Monday, March 16, 2009

Living (and Suing) on a Prayer

The penultimate sentence in one of my recent posts was "Never underestimate the creativity of a plaintiff's lawyer and a desperate debtor." As if on cue, enter the City of Detroit's former mayor and leading debtor, Kwame Kilpatrick, and his attorney, Florida's well-known Willie Gary. [If you've been preoccupied during the last several years, there's a timeline of Kilpatrick's scandals here.]

On March 10, in a Mississippi circuit court, Gary and Kilpatrick sued SkyTel, reportedly for the nice round sum of $100 million, for allegedly violating the federal Electronic Stored Communications Act. The gist of the lawsuit, which can be viewed here, is that by releasing text messages between Kilpatrick and others, principally his former chief of staff, Christine Beatty, SkyTel invaded Kilpatrick's privacy and violated federal law.

Willie Gary has a record of getting big verdicts, but this lawsuit is ridiculous. Under the Detroit policy in effect at the time the text messages were sent -- a policy implemented by Kilpatrick himself -- any messages sent over city-owned phones/pagers/messaging devices are expressly not private and the property of the city.

These are standard provisions in the electronic media policies of any public institution or private corporation (at least those who have the foresight to retain The Wiz).

Here's the importance of that policy for Kwame's lawsuit: if the texts belong to the city, only the city can sue for their release (if such a lawsuit is even possible). And, since the city's policy stated that users of city-owned devices had no expectation of privacy in the emails or texts sent using those devices, I don't think Kilpatrick can even claim he is entitled to assert the city's rights or that he has derivative rights based on the city's contract with SkyTel.

These are theoretical questions, for the most part, because Kilpatrick's lawsuit does not assert that his rights are derivative in any way. The theory of the lawsuit is capsulized in paragraph 10 of the complaint, which alleges:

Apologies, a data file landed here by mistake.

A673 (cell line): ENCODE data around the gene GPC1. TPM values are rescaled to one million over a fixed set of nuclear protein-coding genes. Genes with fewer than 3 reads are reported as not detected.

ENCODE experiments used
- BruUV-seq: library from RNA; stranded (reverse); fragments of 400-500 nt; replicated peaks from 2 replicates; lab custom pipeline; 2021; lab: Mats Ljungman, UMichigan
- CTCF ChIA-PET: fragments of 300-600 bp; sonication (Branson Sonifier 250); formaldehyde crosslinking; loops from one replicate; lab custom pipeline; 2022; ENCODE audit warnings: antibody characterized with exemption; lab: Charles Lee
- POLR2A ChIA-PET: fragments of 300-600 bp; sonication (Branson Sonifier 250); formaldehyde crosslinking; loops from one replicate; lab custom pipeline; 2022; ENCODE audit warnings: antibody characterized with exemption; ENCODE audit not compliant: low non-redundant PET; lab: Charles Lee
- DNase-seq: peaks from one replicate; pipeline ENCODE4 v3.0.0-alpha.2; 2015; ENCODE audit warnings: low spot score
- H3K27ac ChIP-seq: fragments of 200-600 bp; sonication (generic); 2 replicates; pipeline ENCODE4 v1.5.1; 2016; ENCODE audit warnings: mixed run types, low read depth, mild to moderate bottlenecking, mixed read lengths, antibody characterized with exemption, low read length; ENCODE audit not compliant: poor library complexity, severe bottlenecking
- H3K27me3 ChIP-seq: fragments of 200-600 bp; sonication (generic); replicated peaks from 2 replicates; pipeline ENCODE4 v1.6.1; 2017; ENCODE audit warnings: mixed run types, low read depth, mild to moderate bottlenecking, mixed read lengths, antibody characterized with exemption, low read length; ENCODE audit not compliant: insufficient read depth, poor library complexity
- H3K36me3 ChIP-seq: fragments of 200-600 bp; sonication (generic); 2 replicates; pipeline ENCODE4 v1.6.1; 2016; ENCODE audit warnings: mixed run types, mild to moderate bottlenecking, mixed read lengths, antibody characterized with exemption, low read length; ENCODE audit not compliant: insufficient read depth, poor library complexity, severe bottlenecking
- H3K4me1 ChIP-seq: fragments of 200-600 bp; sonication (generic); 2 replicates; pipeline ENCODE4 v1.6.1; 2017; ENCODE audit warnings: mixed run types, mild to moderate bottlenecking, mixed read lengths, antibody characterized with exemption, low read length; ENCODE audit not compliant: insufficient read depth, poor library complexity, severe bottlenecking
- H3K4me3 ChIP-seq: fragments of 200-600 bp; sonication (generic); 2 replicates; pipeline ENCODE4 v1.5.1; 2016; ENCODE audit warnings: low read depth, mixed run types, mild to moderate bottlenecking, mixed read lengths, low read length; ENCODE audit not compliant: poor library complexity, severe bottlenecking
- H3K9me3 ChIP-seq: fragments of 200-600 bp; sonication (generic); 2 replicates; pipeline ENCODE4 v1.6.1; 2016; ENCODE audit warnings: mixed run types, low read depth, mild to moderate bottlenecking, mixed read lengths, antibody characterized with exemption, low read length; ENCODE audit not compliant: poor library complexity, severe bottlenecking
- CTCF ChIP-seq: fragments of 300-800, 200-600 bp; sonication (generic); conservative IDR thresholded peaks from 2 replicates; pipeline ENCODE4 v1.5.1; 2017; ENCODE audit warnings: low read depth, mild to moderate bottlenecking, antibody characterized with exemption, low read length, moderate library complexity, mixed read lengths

As part of its contract obligations, and because the pagers were for use both in pursuit of business for the City and for employees’ personal use, SkyTel had a duty to protect the privacy rights of these employees of the City. Defendant SkyTel carried or maintained the contents of the wire or electronic communications on behalf of, and received by means of electronic transmission from (or created by means of computer processing of communications received by means of electronic transmission from), subscribers or customers of such service solely for the purpose of providing storage or computer processing services to such subscribers or customers.

So, the theory goes, because the city allowed the pagers to be used for personal business, SkyTel is required to protect each user's private text messages, regardless of the facts that (1) SkyTel's contract is with the city, not with the individual users; and (2) Kwame's own policy contradicts his lawsuit.

The Kwame/Gary theory also directly contradicts other allegations in the lawsuit, e.g., the allegation in paragraph 35 that "SkyTel is not authorized to access the contents of any such communications for the purposes of providing any services other than storage or computer processing." If SkyTel cannot access the contents, how can it distinguish between public and private messages for the purpose of responding to subpoenas as authorized by federal law?

Moreover, there is no allegation that SkyTel ever did "access the contents" of the texts at issue. It is surely possible to respond to a subpoena for all messages between Christine Beatty and Kwame Kilpatrick without reading them.

Kilpatrick has been extraordinarily lucky during his public life. Twice elected mayor, he dodged numerous scandals and controversies until being tripped up by his own indiscretions and text messages. Even then, he was able to cut a good deal with the prosecutor and had a job waiting for him in Texas when he got out of jail. Will his luck continue to run with this lawsuit? I don't think so.

Predicting litigation results is risky. Ask Sharon McPhail, who predicted that Kilpatrick would not be charged with a crime in the text message scandal. This lawsuit against SkyTel looks like a last second Hail Mary pass, but if you've been living on a prayer, why not sue on one?

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